Tag Archives: prison pen pal

Dances for Solidarity

27 Sep
by Sarah Dahnke
About the guest blogger: Sarah Dahnke is a Brooklyn-based choreographer, multimedia artist, and arts educator. She creates performance experiences that often feature non-performers, highlighting and celebrating the nuances of natural, untrained human movement. She works with public school students to facilitate the creation of their own choreography and video projects, makes giant group dances to teach to the general public, and films instructional videos to disseminate dance sequences widely. Her video work has been curated nationally by Dance Films Association, DCTV, Tiny Dance Film Festival, Hyde Park Arts Center, Ruth Page Center for the Arts and Gowanus Ballroom as well as internationally across The Philippines. Her choreography has occurred on stages, in streets, on the Internet, in music videos, on roofs, in galleries and more. Some of these places include The Kitchen, CPR-Center for Performance Research, Grace Exhibition Space, Dance Theater Workshop, The New York Transit Museum, Northside Festival and Lollapalooza.

Dances for Solidarity is my newest project, and it aims to create ephemeral connections between people who are in solitary confinement and those who are not through written correspondence and dance. Myself and my collaborators have created a 10-step written movement sequence, and this is included in a letter that we mail to those in solitary (an initial list was provided by Black and Pink). From there, we engage in more individualized correspondence with those who write back.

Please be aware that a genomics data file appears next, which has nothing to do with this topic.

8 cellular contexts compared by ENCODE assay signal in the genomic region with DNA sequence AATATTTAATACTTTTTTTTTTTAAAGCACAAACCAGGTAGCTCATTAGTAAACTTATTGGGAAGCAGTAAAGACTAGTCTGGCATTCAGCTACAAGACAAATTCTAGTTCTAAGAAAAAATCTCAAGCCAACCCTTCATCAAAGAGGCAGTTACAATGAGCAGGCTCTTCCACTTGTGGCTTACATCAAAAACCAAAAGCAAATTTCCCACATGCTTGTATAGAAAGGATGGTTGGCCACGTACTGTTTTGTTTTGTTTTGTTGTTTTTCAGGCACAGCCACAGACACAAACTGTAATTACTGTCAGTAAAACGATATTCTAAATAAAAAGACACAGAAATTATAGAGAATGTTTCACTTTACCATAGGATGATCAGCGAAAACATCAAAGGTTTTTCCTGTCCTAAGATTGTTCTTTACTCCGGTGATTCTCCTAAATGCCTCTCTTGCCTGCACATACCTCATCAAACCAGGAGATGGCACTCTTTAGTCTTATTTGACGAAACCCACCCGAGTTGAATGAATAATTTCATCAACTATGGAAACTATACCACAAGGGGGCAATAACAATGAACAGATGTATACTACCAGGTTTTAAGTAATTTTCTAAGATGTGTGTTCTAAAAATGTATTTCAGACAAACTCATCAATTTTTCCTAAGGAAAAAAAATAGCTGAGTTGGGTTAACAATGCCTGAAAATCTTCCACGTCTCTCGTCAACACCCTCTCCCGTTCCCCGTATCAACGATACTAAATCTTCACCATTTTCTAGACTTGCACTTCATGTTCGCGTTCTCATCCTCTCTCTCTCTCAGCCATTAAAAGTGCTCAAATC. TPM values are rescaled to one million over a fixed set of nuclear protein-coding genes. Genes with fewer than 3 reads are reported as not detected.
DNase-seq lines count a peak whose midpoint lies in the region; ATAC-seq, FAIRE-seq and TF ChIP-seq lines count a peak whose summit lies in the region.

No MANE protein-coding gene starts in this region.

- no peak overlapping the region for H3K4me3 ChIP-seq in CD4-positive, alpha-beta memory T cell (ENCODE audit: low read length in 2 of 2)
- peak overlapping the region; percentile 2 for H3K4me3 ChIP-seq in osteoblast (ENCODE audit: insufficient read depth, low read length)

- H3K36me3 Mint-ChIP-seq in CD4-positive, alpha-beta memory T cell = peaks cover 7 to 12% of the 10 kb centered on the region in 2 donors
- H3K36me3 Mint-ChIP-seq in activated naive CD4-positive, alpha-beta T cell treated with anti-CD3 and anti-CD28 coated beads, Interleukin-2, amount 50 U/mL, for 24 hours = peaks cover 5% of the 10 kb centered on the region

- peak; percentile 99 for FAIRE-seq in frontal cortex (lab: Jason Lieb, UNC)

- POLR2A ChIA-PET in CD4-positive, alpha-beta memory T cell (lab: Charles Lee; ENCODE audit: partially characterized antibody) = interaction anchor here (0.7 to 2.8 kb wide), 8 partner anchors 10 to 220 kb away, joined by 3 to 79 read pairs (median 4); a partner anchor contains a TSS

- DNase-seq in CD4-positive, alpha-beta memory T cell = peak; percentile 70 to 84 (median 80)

As a choreographer, I often create work that falls under the categories of “participatory performance” or “community-based performance,” where people who are not trained dancers end up as the main performers. I’ve been interested in working with incarcerated people for a long time, but I didn’t exactly know how we could make a dance together even if I were granted access to a prison.

In 2013, I saw a traveling photography exhibit created by Solitary Watch at Photoville, titled Photo Requests from Solitary. In this work, the project leaders wrote to people on in solitary confinement and asked what image from the outside they would like to see, then the artists crowd sourced these images and sent them back. These images then made up this exhibit. It was incredibly powerful, and it sparked the idea that one way I could create dances for and with incarcerated folks would me through written correspondence. After letting that marinate for a little while, this project manifested.

This project requires a lot of support, and I’ve been lucky to tap into a growing network. I’ve been granted space by Abrons Arts Center to hold weekly letter writing clinics. Culture Push awarded me the Fellowship for Utopian Practice, which offers logistical, moral and financial support. I have some dedicated artistic collaborators and regular letter writers. As we continue to write to those in solitary around the country, this network will also need to grow. One thing I’m working on is setting up satellite letter writing groups around the country.